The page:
doi = "10.1111/jsr.12627",
language = "English",
volume = "27",
journal = "Journal of Sleep Research",
issn = "0962-1105",
publisher = "Wiley-Blackwell",
number = "4",

}

RIS (suitable for import to EndNote) Download

TY - JOUR

T1 - Effectiveness and side-effect profile of stimulant therapy as monotherapy and in combination in the central hypersomnias in clinical practice

AU - Thakrar, Chiraag

AU - Patel, Kishankumar

AU - D'ancona, Grainne

AU - Kent, Brian D

AU - Nesbitt, Alexander

AU - Selsick, Hugh

AU - Steier, Joerg

AU - Rosenzweig, Ivana

AU - Williams, Adrian J.

AU - Leschziner, Guy D.

AU - Drakatos, Panagis

PY - 2018/8/1

Y1 - 2018/8/1

N2 - Effectiveness and side-effect profile data on pharmacotherapy for daytime sleepiness in central hypersomnias are based largely upon randomized controlled trials. Evidence regarding the use of combination therapy is scant. The aim of this study was to examine the effectiveness and occurrence of drug-related side effects of these drugs in routine clinical practice. Adult patients diagnosed with a central hypersomnia during a 54-month period at a tertiary sleep disorders centre were identified retrospectively. Side effects were recorded at every follow-up visit. A total of 126 patients, with 3275 patient-months of drug exposure, were categorized into narcolepsy type 1 (n = 70), narcolepsy type 2 (n = 47) and idiopathic hypersomnia (n = 9). Modafinil was the most common drug used as a first-line treatment (93%) and in combination therapy (70%). Thirty-nine per cent of the patients demonstrated a complete, 25% partial and 36% a poor response to treatment. Combination treatment improved daytime sleepiness in 55% of the patients with residual symptoms despite monotherapy. Sixty per cent of patients reported side effects, and 30% reported treatment-limiting side effects. Drugs had similar side-effect incidence (P = 0.363) and their side-effect profile met those reported in the literature. Twenty-seven per cent of the patients received combination treatment and had fewer side effects compared to monotherapy (29.4% versus 60%, respectively, P = 0.001). Monotherapy appears to achieve satisfactory symptom control in most patients with central hypersomnia, but significant side effects are common. Combination therapy appears to be a useful and safe option in patients with refractory symptoms.

AB - Effectiveness and side-effect profile data on pharmacotherapy for daytime sleepiness in central hypersomnias are based largely upon randomized controlled trials. Evidence regarding the use of combination therapy is scant. The aim of this study was to examine the effectiveness and occurrence of drug-related side effects of these drugs in routine clinical practice. Adult patients diagnosed with a central hypersomnia during a 54-month period at a tertiary sleep disorders centre were identified retrospectively. Side effects were recorded at every follow-up visit. A total of 126 patients, with 3275 patient-months of drug exposure, were categorized into narcolepsy type 1 (n = 70), narcolepsy type 2 (n = 47) and idiopathic hypersomnia (n = 9). Modafinil was the most common drug used as a first-line treatment (93%) and in combination therapy (70%). Thirty-nine per cent of the patients demonstrated a complete, 25% partial and 36% a poor response to treatment. Combination treatment improved daytime sleepiness in 55% of the patients with residual symptoms despite monotherapy. Sixty per cent of patients reported side effects, and 30% reported treatment-limiting side effects. Drugs had similar side-effect incidence (P = 0.363) and their side-effect profile met those reported in the literature. Twenty-seven per cent of the patients received combination treatment and had fewer side effects compared to monotherapy (29.4% versus 60%, respectively, P = 0.001). Monotherapy appears to achieve satisfactory symptom control in most patients with central hypersomnia, but significant side effects are common. Combination therapy appears to be a useful and safe option in patients with refractory symptoms.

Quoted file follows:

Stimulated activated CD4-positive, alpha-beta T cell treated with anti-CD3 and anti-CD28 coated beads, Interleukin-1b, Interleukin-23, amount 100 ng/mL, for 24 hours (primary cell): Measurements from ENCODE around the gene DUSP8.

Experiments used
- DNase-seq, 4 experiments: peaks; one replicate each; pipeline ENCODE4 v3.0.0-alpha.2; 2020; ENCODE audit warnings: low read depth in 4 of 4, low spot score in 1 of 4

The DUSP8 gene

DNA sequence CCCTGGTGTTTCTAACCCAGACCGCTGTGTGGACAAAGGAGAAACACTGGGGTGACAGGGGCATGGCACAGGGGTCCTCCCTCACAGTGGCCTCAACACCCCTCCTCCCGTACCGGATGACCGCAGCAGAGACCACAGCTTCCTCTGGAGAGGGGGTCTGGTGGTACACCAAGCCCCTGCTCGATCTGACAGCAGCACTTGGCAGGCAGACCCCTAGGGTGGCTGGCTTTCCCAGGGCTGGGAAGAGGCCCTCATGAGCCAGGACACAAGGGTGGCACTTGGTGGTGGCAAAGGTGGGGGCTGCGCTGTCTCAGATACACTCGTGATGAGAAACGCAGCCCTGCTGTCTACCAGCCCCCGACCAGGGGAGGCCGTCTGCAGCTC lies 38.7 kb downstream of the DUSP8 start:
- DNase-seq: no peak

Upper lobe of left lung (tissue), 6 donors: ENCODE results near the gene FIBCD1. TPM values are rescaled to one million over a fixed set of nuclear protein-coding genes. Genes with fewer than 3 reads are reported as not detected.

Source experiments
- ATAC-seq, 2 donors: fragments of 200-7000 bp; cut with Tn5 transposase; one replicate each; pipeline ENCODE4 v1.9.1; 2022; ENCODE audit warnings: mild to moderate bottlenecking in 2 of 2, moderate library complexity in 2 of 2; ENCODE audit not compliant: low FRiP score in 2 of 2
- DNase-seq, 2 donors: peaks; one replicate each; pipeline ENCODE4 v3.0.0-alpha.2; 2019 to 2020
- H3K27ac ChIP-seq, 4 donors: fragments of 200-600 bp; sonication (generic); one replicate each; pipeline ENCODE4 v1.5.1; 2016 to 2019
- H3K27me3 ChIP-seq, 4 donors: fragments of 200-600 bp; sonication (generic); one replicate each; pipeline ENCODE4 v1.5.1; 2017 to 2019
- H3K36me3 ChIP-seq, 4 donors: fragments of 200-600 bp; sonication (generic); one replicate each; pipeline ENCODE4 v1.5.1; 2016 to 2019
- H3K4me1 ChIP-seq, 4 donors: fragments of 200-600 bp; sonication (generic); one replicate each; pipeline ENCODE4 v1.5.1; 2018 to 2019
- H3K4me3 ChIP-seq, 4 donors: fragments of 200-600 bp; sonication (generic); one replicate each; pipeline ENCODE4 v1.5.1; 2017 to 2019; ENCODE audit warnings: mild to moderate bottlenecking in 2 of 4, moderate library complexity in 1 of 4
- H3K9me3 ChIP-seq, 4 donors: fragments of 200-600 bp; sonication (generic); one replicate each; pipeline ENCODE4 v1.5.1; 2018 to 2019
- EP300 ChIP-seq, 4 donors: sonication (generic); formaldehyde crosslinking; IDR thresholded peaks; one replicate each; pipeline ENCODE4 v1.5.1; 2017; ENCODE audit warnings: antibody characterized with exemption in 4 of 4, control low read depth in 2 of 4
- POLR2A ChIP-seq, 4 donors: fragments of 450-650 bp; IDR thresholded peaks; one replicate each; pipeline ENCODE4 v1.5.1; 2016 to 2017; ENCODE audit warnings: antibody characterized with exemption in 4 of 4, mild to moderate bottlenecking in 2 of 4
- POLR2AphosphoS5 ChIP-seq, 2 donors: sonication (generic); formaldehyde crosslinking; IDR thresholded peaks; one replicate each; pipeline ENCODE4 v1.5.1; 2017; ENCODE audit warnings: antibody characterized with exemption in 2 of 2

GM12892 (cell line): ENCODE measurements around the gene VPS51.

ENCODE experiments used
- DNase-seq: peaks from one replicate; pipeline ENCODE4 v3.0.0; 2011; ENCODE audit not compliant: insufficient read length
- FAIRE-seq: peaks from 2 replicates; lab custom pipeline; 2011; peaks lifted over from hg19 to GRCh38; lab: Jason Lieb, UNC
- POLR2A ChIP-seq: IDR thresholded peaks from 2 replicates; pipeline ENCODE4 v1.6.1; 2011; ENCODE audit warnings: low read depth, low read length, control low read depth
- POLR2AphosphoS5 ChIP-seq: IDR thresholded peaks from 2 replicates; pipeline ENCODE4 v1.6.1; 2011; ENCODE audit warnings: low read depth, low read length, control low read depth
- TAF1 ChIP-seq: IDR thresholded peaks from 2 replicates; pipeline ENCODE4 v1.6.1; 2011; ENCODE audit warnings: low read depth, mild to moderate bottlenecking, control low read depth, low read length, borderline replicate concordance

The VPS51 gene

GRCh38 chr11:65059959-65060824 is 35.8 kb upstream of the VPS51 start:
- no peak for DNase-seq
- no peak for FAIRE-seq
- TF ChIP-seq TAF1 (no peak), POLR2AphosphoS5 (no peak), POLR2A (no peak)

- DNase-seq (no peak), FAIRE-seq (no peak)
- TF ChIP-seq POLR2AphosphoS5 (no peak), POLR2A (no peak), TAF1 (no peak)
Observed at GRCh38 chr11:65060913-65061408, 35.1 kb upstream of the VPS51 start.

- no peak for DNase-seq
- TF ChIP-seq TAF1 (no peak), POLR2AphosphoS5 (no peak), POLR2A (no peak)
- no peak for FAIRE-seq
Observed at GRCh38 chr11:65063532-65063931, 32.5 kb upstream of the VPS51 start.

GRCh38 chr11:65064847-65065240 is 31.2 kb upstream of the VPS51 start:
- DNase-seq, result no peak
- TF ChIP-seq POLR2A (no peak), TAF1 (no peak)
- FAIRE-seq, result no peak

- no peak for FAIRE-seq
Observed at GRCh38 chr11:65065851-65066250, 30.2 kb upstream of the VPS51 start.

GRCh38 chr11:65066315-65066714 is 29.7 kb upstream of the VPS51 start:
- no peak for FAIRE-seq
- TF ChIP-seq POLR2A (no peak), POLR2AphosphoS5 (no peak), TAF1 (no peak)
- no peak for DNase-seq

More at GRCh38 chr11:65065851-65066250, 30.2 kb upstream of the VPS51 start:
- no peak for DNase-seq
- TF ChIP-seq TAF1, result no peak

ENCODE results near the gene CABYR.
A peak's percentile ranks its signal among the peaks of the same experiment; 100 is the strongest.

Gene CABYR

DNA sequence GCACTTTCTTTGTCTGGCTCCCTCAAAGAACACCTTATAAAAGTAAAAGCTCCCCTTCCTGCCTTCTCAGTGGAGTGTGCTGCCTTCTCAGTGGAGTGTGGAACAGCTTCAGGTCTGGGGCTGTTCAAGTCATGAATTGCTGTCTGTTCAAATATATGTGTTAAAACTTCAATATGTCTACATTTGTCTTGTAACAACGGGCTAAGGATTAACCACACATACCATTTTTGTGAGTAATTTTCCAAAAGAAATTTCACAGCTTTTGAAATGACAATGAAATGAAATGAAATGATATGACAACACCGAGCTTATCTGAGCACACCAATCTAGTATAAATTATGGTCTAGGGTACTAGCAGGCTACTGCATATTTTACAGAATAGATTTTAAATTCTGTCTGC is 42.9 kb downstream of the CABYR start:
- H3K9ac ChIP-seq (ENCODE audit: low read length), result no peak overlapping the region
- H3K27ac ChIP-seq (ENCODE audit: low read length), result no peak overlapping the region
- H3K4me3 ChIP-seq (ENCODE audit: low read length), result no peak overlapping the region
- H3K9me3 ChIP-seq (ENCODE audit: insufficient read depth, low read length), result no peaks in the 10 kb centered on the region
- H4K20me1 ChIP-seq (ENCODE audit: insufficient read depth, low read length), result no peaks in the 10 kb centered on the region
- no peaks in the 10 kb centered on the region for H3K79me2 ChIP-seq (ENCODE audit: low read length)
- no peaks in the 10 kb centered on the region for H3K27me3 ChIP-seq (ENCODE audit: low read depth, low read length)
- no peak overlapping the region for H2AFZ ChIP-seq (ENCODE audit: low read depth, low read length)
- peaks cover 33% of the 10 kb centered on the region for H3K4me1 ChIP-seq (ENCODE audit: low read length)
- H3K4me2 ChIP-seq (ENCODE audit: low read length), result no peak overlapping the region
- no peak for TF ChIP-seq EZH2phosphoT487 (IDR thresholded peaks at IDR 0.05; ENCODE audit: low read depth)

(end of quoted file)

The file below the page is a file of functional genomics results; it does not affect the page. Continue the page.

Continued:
UR - http://www.scopus.com/inward/record.url?scp=85049851365&partnerID=8YFLogxK

U2 - 10.1111/jsr.12627

DO - 10.1111/jsr.12627

M3 - Article

VL - 27

JO - Journal of Sleep Research

JF - Journal of Sleep Research

SN - 0962-1105

IS - 4

M1 - e12627

ER -